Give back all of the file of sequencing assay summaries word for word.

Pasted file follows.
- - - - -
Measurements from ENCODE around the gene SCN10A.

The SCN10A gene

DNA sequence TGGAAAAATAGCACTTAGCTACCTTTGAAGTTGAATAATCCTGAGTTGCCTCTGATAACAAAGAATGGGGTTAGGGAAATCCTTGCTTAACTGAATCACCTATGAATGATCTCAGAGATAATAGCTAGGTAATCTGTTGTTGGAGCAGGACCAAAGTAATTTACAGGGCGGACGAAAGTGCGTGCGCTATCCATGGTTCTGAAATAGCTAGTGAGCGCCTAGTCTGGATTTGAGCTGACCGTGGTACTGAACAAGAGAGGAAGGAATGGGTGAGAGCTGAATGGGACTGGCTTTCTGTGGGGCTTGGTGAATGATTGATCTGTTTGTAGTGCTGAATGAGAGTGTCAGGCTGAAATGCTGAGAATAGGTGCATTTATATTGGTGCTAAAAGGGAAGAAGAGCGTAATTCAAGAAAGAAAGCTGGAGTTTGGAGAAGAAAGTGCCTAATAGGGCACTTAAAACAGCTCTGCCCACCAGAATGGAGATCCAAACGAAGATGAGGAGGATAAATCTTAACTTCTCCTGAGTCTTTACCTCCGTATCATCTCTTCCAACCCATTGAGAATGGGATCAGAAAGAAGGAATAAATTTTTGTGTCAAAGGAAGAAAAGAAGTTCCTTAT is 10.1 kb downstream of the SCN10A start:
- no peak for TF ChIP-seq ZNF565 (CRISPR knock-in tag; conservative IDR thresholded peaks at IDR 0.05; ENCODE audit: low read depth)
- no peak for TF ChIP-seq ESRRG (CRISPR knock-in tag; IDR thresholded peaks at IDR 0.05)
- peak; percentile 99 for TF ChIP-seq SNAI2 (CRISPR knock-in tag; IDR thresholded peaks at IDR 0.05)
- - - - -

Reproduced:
Measurements from ENCODE around the gene SCN10A.

The SCN10A gene

DNA sequence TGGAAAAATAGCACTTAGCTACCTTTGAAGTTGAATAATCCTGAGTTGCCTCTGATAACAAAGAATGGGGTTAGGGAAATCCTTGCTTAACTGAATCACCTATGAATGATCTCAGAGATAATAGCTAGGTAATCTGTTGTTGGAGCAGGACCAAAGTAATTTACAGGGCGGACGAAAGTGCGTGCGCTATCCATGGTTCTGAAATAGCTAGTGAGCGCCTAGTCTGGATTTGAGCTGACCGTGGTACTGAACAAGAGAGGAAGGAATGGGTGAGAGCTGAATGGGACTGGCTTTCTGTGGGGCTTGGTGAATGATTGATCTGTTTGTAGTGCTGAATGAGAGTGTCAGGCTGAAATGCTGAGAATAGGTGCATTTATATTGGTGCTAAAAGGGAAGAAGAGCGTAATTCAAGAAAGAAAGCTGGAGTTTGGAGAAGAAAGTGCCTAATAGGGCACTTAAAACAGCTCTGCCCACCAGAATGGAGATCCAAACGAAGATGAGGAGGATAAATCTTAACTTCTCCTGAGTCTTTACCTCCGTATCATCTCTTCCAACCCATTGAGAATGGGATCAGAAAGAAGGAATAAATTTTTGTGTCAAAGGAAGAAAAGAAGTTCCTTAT is 10.1 kb downstream of the SCN10A start:
- no peak for TF ChIP-seq ZNF565 (CRISPR knock-in tag; conservative IDR thresholded peaks at IDR 0.05; ENCODE audit: low read depth)
- no peak for TF ChIP-seq ESRRG (CRISPR knock-in tag; IDR thresholded peaks at IDR 0.05)
- peak; percentile 99 for TF ChIP-seq SNAI2 (CRISPR knock-in tag; IDR thresholded peaks at IDR 0.05)